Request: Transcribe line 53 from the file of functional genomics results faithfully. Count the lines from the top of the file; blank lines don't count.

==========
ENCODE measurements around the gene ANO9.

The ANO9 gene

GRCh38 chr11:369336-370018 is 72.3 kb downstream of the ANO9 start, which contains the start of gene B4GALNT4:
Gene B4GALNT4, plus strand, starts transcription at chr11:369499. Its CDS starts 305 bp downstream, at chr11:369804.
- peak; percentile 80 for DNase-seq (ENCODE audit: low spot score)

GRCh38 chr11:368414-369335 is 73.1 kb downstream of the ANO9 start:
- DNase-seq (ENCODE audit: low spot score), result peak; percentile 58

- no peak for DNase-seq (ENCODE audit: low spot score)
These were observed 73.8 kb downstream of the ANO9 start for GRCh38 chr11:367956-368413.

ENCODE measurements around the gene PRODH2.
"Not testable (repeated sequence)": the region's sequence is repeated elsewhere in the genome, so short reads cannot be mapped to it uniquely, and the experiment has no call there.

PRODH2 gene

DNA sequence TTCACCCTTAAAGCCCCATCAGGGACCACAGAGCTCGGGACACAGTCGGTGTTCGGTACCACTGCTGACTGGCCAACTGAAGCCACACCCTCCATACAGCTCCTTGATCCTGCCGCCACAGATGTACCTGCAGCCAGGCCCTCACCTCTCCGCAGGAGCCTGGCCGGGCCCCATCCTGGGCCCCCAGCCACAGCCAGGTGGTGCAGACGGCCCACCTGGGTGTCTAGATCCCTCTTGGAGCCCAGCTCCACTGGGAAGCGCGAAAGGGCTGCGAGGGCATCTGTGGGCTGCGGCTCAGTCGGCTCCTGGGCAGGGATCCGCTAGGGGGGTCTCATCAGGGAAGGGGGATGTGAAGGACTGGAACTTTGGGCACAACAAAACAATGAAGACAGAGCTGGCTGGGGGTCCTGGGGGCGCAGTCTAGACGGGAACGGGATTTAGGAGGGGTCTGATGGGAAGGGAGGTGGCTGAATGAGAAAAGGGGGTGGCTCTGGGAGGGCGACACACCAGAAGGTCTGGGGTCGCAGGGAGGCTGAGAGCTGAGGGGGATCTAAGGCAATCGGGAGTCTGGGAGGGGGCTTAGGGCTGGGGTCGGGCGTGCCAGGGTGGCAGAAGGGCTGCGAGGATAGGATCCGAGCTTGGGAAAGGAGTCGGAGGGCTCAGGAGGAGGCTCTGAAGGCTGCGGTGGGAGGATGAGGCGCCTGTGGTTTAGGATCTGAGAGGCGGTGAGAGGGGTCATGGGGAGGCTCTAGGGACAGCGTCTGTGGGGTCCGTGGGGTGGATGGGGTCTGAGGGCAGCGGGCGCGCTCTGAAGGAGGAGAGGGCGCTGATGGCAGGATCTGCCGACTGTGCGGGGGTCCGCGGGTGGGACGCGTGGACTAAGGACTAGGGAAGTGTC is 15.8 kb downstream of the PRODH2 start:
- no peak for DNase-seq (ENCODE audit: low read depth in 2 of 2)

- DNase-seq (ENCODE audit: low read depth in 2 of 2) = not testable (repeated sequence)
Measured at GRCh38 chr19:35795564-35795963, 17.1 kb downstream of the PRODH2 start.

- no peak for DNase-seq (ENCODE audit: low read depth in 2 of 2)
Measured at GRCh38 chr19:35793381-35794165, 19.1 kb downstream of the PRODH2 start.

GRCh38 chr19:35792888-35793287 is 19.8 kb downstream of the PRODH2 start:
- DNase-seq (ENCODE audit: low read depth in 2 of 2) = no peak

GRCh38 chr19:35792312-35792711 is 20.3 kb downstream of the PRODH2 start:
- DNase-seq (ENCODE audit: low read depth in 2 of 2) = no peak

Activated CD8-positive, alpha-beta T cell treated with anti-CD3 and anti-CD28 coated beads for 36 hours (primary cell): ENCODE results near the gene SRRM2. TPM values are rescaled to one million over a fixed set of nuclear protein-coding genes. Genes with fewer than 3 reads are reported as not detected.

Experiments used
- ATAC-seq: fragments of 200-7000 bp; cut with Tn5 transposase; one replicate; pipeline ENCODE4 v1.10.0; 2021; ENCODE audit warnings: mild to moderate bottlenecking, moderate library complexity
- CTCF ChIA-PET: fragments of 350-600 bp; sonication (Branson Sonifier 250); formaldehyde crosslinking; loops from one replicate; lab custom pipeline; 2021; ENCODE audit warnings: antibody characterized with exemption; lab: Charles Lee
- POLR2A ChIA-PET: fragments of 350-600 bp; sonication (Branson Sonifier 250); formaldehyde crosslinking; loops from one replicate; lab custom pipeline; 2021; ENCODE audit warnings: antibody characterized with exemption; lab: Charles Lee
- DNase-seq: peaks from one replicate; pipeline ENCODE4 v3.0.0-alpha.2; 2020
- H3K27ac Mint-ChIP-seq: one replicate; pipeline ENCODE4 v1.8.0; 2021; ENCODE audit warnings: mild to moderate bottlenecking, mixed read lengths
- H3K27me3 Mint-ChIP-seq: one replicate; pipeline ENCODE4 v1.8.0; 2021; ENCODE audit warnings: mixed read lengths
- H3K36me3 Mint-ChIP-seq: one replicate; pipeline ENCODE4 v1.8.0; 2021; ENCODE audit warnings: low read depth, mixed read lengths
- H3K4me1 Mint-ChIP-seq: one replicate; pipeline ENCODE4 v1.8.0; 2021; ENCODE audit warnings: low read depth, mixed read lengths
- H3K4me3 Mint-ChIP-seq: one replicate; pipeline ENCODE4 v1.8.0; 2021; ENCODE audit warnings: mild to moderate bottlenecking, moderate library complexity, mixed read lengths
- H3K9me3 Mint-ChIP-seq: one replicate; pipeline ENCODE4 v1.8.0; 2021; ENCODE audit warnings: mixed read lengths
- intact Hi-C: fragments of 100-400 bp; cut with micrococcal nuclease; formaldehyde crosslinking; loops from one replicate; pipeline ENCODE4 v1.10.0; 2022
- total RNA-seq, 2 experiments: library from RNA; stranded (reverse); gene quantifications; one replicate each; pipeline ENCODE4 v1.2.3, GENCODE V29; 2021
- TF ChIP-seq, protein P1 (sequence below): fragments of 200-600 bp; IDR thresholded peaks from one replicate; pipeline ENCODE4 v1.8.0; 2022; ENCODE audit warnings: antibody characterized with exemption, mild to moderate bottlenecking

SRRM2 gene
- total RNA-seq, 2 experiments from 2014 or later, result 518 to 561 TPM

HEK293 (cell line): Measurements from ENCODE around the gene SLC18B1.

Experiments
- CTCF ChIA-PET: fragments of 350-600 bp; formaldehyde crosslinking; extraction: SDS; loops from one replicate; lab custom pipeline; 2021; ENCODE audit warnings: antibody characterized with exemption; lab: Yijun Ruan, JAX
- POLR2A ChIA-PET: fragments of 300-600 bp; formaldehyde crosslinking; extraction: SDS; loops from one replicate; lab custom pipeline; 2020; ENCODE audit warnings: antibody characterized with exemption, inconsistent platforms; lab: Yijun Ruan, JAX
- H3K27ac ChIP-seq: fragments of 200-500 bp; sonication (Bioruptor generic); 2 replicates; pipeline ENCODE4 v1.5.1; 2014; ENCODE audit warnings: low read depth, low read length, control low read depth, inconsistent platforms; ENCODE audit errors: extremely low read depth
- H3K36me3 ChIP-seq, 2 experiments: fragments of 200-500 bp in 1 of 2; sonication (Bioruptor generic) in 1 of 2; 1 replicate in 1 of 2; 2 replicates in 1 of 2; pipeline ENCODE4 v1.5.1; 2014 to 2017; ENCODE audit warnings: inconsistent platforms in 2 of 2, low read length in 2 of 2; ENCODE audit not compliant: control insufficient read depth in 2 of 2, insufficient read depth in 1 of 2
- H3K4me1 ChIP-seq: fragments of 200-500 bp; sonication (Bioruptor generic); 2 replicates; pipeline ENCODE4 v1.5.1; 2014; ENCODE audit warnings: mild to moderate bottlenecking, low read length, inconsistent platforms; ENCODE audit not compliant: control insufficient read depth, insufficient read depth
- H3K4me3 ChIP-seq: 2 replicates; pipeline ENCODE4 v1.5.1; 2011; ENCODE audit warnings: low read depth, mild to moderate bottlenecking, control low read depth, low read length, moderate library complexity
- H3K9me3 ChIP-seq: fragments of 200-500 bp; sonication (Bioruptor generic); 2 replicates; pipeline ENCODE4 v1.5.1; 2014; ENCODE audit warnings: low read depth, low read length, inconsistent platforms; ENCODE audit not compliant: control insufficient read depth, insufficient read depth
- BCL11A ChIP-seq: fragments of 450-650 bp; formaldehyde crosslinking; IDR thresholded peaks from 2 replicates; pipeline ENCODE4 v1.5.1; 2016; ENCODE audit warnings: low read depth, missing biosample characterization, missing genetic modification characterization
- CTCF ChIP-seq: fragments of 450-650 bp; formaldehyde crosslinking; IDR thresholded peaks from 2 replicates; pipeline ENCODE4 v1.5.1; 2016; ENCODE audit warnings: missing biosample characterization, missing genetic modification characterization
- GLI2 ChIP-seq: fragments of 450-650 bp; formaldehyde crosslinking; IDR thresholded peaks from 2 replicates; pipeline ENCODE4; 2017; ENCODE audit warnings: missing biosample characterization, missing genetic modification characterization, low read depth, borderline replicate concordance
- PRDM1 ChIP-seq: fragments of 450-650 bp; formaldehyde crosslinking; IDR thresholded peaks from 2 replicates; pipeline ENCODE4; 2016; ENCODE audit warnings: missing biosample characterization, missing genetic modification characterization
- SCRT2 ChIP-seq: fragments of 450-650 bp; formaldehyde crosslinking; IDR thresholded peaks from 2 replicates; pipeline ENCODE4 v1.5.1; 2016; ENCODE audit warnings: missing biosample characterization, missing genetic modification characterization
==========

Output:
- SCRT2 ChIP-seq: fragments of 450-650 bp; formaldehyde crosslinking; IDR thresholded peaks from 2 replicates; pipeline ENCODE4 v1.5.1; 2016; ENCODE audit warnings: missing biosample characterization, missing genetic modification characterization